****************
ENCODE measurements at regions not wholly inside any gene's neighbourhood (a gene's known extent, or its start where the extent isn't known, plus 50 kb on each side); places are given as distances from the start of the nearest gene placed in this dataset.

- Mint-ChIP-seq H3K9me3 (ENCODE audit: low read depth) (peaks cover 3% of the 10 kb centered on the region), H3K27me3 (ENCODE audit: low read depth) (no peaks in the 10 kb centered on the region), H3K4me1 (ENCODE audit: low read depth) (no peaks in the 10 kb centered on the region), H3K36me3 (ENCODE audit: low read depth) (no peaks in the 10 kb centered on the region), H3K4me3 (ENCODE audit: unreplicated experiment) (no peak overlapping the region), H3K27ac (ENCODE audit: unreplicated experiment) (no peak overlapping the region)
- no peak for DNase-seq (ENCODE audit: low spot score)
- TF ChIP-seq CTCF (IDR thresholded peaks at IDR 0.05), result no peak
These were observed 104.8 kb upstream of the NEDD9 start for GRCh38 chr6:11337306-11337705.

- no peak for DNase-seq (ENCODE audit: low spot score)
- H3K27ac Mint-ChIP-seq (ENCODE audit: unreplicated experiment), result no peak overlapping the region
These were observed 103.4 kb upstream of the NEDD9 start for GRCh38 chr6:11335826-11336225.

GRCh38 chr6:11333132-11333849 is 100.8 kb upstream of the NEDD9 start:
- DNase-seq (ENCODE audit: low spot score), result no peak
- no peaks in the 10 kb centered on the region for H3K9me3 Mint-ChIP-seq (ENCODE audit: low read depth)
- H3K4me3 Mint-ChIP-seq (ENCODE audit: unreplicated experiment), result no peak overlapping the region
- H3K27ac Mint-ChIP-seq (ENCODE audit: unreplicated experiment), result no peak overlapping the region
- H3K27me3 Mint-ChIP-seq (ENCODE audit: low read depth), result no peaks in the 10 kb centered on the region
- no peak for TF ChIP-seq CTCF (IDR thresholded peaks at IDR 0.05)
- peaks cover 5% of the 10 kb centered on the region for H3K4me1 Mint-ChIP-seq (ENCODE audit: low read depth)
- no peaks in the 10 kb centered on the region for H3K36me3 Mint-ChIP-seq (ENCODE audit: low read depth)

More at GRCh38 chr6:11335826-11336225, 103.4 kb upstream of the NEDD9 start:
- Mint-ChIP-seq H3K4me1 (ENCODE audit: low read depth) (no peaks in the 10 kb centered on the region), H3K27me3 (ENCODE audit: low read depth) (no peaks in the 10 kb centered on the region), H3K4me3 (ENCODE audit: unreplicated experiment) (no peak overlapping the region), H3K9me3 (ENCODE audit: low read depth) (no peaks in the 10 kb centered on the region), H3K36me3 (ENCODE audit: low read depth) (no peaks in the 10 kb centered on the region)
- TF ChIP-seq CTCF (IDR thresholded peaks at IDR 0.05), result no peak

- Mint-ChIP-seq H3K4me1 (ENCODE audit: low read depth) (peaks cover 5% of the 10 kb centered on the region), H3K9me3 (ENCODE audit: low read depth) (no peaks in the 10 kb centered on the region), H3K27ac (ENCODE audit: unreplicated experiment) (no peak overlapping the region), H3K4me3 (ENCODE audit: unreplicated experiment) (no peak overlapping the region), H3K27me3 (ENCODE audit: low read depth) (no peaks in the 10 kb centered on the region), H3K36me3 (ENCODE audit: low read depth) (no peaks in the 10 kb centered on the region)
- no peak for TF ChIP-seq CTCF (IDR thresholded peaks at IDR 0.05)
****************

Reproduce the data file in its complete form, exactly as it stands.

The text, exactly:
ENCODE measurements at regions not wholly inside any gene's neighbourhood (a gene's known extent, or its start where the extent isn't known, plus 50 kb on each side); places are given as distances from the start of the nearest gene placed in this dataset.

- Mint-ChIP-seq H3K9me3 (ENCODE audit: low read depth) (peaks cover 3% of the 10 kb centered on the region), H3K27me3 (ENCODE audit: low read depth) (no peaks in the 10 kb centered on the region), H3K4me1 (ENCODE audit: low read depth) (no peaks in the 10 kb centered on the region), H3K36me3 (ENCODE audit: low read depth) (no peaks in the 10 kb centered on the region), H3K4me3 (ENCODE audit: unreplicated experiment) (no peak overlapping the region), H3K27ac (ENCODE audit: unreplicated experiment) (no peak overlapping the region)
- no peak for DNase-seq (ENCODE audit: low spot score)
- TF ChIP-seq CTCF (IDR thresholded peaks at IDR 0.05), result no peak
These were observed 104.8 kb upstream of the NEDD9 start for GRCh38 chr6:11337306-11337705.

- no peak for DNase-seq (ENCODE audit: low spot score)
- H3K27ac Mint-ChIP-seq (ENCODE audit: unreplicated experiment), result no peak overlapping the region
These were observed 103.4 kb upstream of the NEDD9 start for GRCh38 chr6:11335826-11336225.

GRCh38 chr6:11333132-11333849 is 100.8 kb upstream of the NEDD9 start:
- DNase-seq (ENCODE audit: low spot score), result no peak
- no peaks in the 10 kb centered on the region for H3K9me3 Mint-ChIP-seq (ENCODE audit: low read depth)
- H3K4me3 Mint-ChIP-seq (ENCODE audit: unreplicated experiment), result no peak overlapping the region
- H3K27ac Mint-ChIP-seq (ENCODE audit: unreplicated experiment), result no peak overlapping the region
- H3K27me3 Mint-ChIP-seq (ENCODE audit: low read depth), result no peaks in the 10 kb centered on the region
- no peak for TF ChIP-seq CTCF (IDR thresholded peaks at IDR 0.05)
- peaks cover 5% of the 10 kb centered on the region for H3K4me1 Mint-ChIP-seq (ENCODE audit: low read depth)
- no peaks in the 10 kb centered on the region for H3K36me3 Mint-ChIP-seq (ENCODE audit: low read depth)

More at GRCh38 chr6:11335826-11336225, 103.4 kb upstream of the NEDD9 start:
- Mint-ChIP-seq H3K4me1 (ENCODE audit: low read depth) (no peaks in the 10 kb centered on the region), H3K27me3 (ENCODE audit: low read depth) (no peaks in the 10 kb centered on the region), H3K4me3 (ENCODE audit: unreplicated experiment) (no peak overlapping the region), H3K9me3 (ENCODE audit: low read depth) (no peaks in the 10 kb centered on the region), H3K36me3 (ENCODE audit: low read depth) (no peaks in the 10 kb centered on the region)
- TF ChIP-seq CTCF (IDR thresholded peaks at IDR 0.05), result no peak

- Mint-ChIP-seq H3K4me1 (ENCODE audit: low read depth) (peaks cover 5% of the 10 kb centered on the region), H3K9me3 (ENCODE audit: low read depth) (no peaks in the 10 kb centered on the region), H3K27ac (ENCODE audit: unreplicated experiment) (no peak overlapping the region), H3K4me3 (ENCODE audit: unreplicated experiment) (no peak overlapping the region), H3K27me3 (ENCODE audit: low read depth) (no peaks in the 10 kb centered on the region), H3K36me3 (ENCODE audit: low read depth) (no peaks in the 10 kb centered on the region)
- no peak for TF ChIP-seq CTCF (IDR thresholded peaks at IDR 0.05)